In terms of foreign policy debates have not result in much. apart from mssrs lax and lahti who declare themselves quite clearly in favour of joining nato, few original ideas have emerged. Ms Hautala is pleading for a reduction in the competence of the head of state and has found herself accusing Tarja Halonen of being excessively prudent on the issue of human rights in russia and on chechnya (which Mr Kallis also did). Mr Vanhanen has been quite often obliged to agree with Ms Halonen. However he is sad about some decisions taken over the past few years ago on the timing to abandon completely anti-personnel mines – this "restriction" was shared by all the centre and rightwing candidates. It was Mr Niinistö who showed the most courage in terms of foreign policy. He challenged Matti Vanhanen on the value and credibility of the mutual commitments made in the draft european constitutional treaty, commitments that no-one seems to question in the wake of the french and dutch "no"; but the debate was cut short. Finally he put forward a new concept. During a televised debate on 21st December and in various declarations afterwards he suggested that the defence of european countries should handed over to a "more european nato", with the union's member countries relying on NATO in terms of their security and with the eu signing "ad hoc" agreements with it. The proposal did not meet with much enthusiasm and some even saw in this a subterfuge to ensure the support of the most "atlanticist" amongst the conservative electorate

In terms of domestic and european policy, the candidates, with the exception of Ms Hautala who is in favour of a decrease in the prerogatives of the head of states – seem to be happy with the present situation. Surveys indicate that most of the finnish believe the same but say that the president should not withdraw completely from this area.

Tarja Halonen's strength.



After having mentioned "negative" hypotheses that Ms Halonen might have to face, it has to be admitted that the outgoing president has every chance of winning if not in the first round when if we examine the surveys we must take in account a margin of error, she will do so at least on 29th January.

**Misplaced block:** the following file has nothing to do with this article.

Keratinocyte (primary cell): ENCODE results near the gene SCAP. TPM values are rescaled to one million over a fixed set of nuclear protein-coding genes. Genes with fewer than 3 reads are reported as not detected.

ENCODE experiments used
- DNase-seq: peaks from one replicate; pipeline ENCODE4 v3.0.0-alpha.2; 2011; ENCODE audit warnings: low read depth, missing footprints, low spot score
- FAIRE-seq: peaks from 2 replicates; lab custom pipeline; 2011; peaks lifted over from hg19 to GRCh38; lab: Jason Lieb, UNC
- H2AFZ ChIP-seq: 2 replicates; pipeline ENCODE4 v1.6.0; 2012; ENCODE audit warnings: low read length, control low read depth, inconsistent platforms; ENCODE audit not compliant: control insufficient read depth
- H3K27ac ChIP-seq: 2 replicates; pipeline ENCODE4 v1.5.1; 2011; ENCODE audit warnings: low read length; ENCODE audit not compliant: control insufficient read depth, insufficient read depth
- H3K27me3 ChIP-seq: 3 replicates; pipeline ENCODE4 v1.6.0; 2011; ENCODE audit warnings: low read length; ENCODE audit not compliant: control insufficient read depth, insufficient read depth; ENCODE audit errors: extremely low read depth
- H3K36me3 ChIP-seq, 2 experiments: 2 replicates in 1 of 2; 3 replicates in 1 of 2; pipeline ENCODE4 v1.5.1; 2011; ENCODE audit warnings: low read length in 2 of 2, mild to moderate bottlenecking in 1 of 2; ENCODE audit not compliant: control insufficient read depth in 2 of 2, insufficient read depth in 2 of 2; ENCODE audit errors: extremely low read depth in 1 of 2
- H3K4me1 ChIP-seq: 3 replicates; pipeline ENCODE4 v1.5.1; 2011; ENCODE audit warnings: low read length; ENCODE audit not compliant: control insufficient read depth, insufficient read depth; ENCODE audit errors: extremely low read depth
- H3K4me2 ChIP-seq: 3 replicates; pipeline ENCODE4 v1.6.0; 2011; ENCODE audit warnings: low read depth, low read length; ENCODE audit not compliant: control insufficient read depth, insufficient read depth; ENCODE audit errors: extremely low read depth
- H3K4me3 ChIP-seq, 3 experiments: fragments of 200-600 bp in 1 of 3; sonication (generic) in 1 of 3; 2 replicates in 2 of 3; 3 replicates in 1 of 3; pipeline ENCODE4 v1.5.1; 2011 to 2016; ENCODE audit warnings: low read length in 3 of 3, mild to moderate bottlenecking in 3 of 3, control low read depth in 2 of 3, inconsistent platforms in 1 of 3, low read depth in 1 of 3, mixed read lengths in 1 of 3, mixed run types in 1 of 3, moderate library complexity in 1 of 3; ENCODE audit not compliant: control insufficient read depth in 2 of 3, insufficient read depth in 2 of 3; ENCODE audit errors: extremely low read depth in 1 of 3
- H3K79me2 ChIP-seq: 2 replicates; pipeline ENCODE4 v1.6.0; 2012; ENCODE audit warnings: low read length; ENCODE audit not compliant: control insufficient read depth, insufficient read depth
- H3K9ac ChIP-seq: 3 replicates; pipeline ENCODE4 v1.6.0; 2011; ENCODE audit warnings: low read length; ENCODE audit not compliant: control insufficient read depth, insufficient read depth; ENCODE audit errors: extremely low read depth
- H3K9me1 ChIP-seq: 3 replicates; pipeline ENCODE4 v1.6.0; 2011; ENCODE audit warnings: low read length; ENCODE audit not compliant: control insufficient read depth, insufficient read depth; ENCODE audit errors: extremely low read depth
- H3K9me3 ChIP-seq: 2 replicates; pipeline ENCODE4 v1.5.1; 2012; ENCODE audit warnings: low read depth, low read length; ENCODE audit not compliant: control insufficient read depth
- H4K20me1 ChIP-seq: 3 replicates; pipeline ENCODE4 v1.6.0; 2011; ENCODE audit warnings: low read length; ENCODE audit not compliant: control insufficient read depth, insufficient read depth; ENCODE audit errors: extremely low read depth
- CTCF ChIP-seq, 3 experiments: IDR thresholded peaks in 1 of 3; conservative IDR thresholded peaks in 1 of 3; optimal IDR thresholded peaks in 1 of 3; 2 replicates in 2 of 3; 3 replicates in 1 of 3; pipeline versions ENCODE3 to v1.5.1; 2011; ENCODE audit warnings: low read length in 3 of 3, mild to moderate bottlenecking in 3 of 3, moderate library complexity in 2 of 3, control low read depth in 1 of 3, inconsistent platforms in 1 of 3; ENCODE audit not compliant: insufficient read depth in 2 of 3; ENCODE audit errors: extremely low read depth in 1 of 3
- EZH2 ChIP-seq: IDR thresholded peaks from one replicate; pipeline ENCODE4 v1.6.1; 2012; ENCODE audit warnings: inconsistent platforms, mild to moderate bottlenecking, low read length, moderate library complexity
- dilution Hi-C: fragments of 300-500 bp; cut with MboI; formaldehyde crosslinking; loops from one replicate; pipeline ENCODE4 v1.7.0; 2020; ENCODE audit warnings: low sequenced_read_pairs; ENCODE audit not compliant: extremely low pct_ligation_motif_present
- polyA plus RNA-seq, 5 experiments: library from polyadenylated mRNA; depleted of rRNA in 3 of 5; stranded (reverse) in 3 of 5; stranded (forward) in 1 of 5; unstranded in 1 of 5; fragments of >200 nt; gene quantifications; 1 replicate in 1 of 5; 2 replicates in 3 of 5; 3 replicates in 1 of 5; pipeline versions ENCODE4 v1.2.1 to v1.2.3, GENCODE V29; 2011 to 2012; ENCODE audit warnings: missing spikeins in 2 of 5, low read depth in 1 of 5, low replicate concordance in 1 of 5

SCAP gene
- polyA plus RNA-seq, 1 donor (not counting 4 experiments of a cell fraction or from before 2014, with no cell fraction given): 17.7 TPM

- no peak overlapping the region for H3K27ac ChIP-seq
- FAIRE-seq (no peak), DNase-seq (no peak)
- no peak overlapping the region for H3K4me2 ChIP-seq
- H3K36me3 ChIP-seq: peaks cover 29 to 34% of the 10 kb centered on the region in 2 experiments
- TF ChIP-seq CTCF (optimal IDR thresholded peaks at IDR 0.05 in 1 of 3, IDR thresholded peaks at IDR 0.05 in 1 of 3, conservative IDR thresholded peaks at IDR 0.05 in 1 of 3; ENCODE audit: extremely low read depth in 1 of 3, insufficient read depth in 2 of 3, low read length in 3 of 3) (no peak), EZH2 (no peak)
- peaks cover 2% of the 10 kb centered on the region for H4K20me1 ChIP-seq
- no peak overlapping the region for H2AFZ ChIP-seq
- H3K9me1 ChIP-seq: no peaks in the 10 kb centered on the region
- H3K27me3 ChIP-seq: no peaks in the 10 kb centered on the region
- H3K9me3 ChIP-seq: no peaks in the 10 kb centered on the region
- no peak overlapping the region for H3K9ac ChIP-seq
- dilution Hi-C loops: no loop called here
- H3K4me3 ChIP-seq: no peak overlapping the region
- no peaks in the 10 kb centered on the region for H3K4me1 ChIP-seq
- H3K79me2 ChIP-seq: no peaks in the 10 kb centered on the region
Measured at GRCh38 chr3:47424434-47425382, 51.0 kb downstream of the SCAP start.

It is unthinkable that sooner or later she will not attract voters, who in the general elections, would vote for the centre and conservative parties and other "bourgeois" movements. In a survey undertaken between 27th and 29th December she was due to win 54% of the vote in the first round including 45% amongst men, but 63% amongst women. It also emerged that 17% of the "conservatives" would abandon s. Niinistö in favour of Tarja Halonen, and for their part 15% of the centrists preferred the latter to Matti Vanhanen.

Apart from her prestige as a president who has undertaken her term in office successfully and faultlessly, factors that in 2000 enabled her to rally a majority greater than the traditional "leftwing" electorate (sdp and vas, together, lying at around 35 %), in the first round (slightly over 40% of the vote) will certainly play in her favour to an even greater extent this time round.

Hence with much "finesse" and conviction Tarja Halonen has spoken in terms of domestic policy on her favourite, unifying themes: the upkeep of the welfare state, with the accent on education, training and research (the country's best advantages in the face of globalisation), the condemnation of intolerance, the defence of the rights of the less fortunate and cultural diversity.